The Anti-Utopian Message of God’s Revelation amid Lightning and Thunder

June 23 2021

In the Hebrew Bible, lightning makes its first appearance after the Exodus from Egypt, when God appears to the Children of Israel at Mount Sinai to give them His commandments. Dov Lerner contrasts this sparing usage to the ubiquity of lightning in so much of the Western tradition:

Of all the so-called “acts of God,” lightning was seen as the most striking. For the Greeks, it was the weapon of the chief god Zeus; for Nordic peoples, it was the product of an otherworldly hammer; for Shakespeare, it accompanied witches and signaled both speed and evil; for medieval bestiaries, it signaled the singular conditions under which the wolf is born; and in the modern age, it spawned Frankenstein’s monster and marked Harry Potter as chosen. And yet, from man’s first breath to Moses’ last, lightning strikes only one time in the Bible.

Why does lightning strike at Sinai? Unlike the chief gods of Nordic and Greek myth, the biblical God does not conduct electricity on arrival or in every speech. Most often, His presence speaks for itself, and His entrances are quite pacific. He has no need for weather to demonstrate His power. So why, if weather is so incidental to God’s presence, does lightning strike at Sinai?

Lerner surveys the opinions of several rabbinic commentators, many of whom argue that the lightning at Sinai was no ordinary storm, but something supernatural. Then he then presents an alternative view:

[One] way to see this meteorological phenomenon [is] not as a breach of nature but as a fact of life, a lesson to former slaves as they became a nation: namely, that though they were now free, the storm was not over.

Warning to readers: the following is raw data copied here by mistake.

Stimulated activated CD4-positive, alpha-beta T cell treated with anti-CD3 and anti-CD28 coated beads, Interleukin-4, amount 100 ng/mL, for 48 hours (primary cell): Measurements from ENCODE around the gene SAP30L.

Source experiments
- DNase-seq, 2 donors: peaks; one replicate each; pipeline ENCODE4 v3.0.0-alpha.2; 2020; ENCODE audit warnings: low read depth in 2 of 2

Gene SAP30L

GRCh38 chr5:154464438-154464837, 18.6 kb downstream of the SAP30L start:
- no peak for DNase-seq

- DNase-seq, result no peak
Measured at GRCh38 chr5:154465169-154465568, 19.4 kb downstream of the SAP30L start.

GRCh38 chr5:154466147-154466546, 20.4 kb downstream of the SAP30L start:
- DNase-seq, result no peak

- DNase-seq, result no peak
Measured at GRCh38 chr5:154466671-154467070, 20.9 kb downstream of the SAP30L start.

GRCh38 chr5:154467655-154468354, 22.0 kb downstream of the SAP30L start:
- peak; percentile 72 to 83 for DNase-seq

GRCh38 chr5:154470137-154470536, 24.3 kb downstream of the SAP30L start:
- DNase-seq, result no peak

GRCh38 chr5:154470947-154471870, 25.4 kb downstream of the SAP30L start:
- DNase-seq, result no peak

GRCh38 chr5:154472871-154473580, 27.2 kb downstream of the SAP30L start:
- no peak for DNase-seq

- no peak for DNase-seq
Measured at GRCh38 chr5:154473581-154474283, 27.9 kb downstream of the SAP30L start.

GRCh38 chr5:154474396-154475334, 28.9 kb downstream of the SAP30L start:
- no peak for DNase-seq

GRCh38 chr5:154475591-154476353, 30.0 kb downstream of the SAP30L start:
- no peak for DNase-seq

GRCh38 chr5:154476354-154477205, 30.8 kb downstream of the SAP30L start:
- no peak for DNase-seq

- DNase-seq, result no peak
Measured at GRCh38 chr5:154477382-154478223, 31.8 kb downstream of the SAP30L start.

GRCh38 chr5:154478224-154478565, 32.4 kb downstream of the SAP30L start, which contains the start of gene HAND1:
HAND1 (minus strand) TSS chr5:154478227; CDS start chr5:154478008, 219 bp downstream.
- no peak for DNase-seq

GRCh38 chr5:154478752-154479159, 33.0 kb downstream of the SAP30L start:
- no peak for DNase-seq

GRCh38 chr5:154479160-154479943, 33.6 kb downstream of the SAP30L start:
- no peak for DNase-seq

The Hebrew people were taught that there would still be wars and want and allures beyond the pomp of revelation. The code of law, heaven’s guide for life, was revealed not in a utopian field defined by quiet and tranquility and calm, but at the foot of a mountain in the throes of a storm. The Hebrews were, as a nation, storm-born—forged in the shadow of a tempest, beneath a sky struck by lightning and roaring with thunder.

Read more at Public Discourse

More about: Hebrew Bible, Mount Sinai, Paganism, Revelation


The Right and Wrong Ways for the U.S. to Support the Palestinians

Sept. 29 2023

On Wednesday, Elliott Abrams testified before Congress about the Taylor Force Act, passed in 2018 to withhold U.S. funds from the Palestinian Authority (PA) so long as it continues to reward terrorists and their families with cash. Abrams cites several factors explaining the sharp increase in Palestinian terrorism this year, among them Iran’s attempt to wage proxy war on Israel; another is the “Palestinian Authority’s continuing refusal to fight terrorism.” (Video is available at the link below.)

As long as the “pay for slay” system continues, the message to Palestinians is that terrorists should be honored and rewarded. And indeed year after year, the PA honors individuals who have committed acts of terror by naming plazas or schools after them or announcing what heroes they are or were.

There are clear alternatives to “pay to slay.” It would be reasonable for the PA to say that, whatever the crime committed, the criminal’s family and children should not suffer for it. The PA could have implemented a welfare-based system, a system of family allowances based on the number of children—as one example. It has steadfastly refused to do so, precisely because such a system would no longer honor and reward terrorists based on the seriousness of their crimes.

These efforts, like the act itself, are not at all meant to diminish assistance to the Palestinian people. Rather, they are efforts to direct aid to the Palestinian people rather than to convicted terrorists. . . . [T]he Taylor Force Act does not stop U.S. assistance to Palestinians, but keeps it out of hands in the PA that are channels for paying rewards for terror.

[S]hould the United States continue to aid the Palestinian security forces? My answer is yes, and I note that it is also the answer of Israel and Jordan. As I’ve noted, PA efforts against Hamas or other groups may be self-interested—fights among rivals, not principled fights against terrorism. Yet they can have the same effect of lessening the Iranian-backed terrorism committed by Palestinian groups that Iran supports.

Read more at Council on Foreign Relations

More about: Palestinian Authority, Palestinian terror, U.S. Foreign policy